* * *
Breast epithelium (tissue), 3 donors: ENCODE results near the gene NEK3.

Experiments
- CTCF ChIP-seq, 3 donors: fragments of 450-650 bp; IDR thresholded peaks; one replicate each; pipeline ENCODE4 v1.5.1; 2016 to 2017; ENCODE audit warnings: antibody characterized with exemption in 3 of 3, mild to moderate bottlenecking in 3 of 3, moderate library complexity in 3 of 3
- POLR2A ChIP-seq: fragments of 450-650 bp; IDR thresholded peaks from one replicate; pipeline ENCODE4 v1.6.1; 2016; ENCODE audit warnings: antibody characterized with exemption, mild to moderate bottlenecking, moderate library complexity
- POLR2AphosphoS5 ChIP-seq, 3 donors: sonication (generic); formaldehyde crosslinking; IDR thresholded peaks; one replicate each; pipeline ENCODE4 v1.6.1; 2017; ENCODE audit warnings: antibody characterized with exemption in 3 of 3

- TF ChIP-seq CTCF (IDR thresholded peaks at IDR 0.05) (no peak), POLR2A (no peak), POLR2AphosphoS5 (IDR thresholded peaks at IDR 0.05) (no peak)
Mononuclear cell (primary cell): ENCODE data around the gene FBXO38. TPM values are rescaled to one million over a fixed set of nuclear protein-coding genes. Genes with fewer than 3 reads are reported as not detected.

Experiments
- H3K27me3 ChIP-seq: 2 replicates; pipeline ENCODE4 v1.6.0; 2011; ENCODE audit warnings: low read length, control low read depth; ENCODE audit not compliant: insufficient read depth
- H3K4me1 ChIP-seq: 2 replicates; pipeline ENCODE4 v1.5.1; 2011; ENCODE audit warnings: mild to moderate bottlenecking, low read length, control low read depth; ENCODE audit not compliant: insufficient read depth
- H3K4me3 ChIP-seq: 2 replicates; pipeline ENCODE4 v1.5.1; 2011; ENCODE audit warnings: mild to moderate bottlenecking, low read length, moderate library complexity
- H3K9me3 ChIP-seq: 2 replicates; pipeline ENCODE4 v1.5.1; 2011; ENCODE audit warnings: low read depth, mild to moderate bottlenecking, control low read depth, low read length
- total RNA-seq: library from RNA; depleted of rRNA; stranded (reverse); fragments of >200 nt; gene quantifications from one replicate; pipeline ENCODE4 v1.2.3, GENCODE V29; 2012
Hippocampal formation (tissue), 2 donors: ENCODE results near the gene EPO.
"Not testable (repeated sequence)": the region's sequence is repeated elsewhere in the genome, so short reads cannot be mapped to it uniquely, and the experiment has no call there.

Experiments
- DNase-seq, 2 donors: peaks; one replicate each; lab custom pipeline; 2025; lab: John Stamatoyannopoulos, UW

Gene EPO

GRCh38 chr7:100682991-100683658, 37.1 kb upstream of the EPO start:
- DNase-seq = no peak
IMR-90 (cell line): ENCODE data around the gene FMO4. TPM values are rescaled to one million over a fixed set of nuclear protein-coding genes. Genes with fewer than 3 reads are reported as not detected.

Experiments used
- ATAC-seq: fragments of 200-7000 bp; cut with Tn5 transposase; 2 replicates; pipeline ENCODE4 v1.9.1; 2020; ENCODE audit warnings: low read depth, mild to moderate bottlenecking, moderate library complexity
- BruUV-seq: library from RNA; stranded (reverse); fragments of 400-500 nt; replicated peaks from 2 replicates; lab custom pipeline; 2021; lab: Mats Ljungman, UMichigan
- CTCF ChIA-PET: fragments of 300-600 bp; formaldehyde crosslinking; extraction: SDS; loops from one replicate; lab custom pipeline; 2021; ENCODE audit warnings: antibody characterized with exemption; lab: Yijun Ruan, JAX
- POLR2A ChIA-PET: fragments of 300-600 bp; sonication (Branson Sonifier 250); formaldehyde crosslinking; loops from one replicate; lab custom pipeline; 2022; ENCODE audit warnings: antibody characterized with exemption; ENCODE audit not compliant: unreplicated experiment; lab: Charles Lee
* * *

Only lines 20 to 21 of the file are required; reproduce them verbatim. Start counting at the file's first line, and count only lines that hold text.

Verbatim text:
- DNase-seq = no peak
IMR-90 (cell line): ENCODE data around the gene FMO4. TPM values are rescaled to one million over a fixed set of nuclear protein-coding genes. Genes with fewer than 3 reads are reported as not detected.